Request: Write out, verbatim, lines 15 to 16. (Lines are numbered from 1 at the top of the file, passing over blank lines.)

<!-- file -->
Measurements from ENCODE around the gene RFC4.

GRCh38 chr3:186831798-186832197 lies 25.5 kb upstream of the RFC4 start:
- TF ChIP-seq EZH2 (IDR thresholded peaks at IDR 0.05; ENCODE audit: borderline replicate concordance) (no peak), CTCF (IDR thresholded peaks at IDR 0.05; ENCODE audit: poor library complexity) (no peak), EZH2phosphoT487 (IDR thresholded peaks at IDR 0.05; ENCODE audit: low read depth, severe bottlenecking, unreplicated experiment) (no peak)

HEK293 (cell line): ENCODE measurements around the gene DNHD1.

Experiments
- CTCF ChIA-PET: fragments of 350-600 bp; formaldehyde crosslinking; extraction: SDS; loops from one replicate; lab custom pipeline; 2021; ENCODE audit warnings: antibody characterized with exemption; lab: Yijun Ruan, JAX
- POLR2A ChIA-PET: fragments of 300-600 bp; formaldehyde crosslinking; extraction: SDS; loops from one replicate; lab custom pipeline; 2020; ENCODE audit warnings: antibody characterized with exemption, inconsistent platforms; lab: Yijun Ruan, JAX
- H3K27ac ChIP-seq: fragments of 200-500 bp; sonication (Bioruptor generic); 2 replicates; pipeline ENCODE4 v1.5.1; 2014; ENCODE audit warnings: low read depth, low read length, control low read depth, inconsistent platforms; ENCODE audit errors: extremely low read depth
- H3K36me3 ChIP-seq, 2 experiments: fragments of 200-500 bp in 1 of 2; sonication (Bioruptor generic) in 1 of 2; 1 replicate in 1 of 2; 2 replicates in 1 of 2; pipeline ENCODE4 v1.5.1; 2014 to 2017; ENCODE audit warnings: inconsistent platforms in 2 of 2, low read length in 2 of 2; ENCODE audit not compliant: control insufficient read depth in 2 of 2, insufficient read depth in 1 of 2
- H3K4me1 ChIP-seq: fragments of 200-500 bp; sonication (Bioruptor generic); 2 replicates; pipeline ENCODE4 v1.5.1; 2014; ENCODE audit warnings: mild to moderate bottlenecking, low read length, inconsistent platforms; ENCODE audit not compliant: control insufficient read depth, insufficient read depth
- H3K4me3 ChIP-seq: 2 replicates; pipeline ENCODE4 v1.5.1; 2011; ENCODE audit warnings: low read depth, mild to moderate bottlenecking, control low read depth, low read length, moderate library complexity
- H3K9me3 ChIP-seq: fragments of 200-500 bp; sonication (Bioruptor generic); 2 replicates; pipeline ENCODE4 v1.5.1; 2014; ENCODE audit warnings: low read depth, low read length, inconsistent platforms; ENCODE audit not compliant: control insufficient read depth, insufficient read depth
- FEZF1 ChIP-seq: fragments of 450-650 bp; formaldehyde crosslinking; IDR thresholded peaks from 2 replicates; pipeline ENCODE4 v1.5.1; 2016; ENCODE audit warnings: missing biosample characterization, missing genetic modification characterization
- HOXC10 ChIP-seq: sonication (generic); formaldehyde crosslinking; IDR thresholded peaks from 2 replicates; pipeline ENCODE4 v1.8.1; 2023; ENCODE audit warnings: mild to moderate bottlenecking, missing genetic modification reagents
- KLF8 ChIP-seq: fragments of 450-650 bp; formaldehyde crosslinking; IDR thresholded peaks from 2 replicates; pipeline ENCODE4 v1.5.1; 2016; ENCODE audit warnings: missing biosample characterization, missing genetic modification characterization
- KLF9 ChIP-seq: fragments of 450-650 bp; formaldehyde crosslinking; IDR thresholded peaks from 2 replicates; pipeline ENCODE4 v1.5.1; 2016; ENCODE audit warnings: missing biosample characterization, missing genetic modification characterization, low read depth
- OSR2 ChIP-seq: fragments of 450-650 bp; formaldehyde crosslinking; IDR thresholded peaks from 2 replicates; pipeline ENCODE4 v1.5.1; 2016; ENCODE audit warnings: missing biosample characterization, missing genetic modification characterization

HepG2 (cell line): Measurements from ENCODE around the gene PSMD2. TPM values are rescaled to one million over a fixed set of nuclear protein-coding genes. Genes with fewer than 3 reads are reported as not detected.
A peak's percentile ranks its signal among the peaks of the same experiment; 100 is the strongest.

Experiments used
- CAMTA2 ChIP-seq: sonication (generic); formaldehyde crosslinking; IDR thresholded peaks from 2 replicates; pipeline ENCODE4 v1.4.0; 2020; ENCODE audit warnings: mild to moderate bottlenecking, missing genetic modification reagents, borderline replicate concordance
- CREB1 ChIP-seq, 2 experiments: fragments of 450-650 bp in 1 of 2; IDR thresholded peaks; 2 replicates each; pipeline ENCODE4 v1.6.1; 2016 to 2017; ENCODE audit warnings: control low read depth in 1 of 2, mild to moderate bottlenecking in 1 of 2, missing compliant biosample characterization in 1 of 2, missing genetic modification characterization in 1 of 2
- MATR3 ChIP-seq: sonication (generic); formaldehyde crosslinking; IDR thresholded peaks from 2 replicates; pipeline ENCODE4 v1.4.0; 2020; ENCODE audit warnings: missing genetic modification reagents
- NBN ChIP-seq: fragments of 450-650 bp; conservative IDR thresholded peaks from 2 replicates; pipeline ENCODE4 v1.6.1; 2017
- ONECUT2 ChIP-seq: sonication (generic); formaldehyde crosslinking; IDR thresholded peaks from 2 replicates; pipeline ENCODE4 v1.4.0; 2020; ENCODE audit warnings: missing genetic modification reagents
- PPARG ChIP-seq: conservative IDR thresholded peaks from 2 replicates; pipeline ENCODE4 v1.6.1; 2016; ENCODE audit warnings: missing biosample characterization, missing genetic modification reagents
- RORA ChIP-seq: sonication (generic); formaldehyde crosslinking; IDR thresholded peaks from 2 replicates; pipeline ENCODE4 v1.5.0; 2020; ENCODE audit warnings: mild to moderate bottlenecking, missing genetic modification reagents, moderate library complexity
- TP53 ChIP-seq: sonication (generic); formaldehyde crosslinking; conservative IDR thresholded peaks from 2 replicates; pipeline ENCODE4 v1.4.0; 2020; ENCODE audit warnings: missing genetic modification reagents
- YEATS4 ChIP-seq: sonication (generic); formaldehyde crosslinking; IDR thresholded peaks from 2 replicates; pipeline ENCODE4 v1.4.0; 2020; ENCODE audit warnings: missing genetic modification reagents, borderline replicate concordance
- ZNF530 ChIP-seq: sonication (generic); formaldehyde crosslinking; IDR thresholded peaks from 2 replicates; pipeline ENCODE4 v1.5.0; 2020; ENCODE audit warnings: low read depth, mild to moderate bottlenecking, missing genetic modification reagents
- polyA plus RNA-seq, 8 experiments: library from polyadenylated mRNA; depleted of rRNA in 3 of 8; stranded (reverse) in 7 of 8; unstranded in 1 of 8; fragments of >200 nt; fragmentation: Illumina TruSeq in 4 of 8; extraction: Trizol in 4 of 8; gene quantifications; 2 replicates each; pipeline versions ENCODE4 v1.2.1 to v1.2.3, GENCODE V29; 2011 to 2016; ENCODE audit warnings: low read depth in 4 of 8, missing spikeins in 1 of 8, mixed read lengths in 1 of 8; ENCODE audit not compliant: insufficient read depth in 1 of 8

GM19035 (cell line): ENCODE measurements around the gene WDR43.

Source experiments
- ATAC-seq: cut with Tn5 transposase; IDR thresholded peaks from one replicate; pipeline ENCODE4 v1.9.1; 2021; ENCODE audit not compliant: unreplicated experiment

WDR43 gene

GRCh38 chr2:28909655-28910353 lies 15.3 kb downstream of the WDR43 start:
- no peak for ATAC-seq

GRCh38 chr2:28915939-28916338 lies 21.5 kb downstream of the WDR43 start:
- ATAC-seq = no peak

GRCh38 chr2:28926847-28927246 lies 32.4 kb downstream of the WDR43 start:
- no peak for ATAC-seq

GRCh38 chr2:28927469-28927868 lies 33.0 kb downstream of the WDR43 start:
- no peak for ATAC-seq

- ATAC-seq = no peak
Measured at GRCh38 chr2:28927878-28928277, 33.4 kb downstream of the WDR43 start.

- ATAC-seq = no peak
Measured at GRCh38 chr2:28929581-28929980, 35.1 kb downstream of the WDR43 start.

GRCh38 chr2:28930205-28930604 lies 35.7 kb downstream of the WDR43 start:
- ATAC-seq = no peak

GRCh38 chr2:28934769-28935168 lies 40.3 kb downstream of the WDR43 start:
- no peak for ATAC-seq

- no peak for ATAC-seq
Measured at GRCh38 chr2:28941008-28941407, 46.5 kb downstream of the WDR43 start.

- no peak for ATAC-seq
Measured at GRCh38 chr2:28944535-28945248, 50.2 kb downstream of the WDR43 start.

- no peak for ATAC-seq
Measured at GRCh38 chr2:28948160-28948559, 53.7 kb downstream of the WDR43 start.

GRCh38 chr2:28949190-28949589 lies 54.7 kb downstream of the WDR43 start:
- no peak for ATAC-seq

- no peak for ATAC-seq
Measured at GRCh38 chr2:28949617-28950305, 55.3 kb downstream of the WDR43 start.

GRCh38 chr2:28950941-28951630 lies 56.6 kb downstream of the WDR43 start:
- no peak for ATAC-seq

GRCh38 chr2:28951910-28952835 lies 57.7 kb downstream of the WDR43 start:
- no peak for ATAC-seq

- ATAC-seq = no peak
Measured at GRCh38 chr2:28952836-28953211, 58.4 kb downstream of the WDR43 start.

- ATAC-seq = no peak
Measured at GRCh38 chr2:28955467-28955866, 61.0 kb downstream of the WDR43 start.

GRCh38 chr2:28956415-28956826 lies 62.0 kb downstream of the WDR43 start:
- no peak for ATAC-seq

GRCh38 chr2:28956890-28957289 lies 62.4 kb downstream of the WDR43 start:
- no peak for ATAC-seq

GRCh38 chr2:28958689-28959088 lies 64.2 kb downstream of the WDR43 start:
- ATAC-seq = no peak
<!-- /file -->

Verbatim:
- KLF8 ChIP-seq: fragments of 450-650 bp; formaldehyde crosslinking; IDR thresholded peaks from 2 replicates; pipeline ENCODE4 v1.5.1; 2016; ENCODE audit warnings: missing biosample characterization, missing genetic modification characterization
- KLF9 ChIP-seq: fragments of 450-650 bp; formaldehyde crosslinking; IDR thresholded peaks from 2 replicates; pipeline ENCODE4 v1.5.1; 2016; ENCODE audit warnings: missing biosample characterization, missing genetic modification characterization, low read depth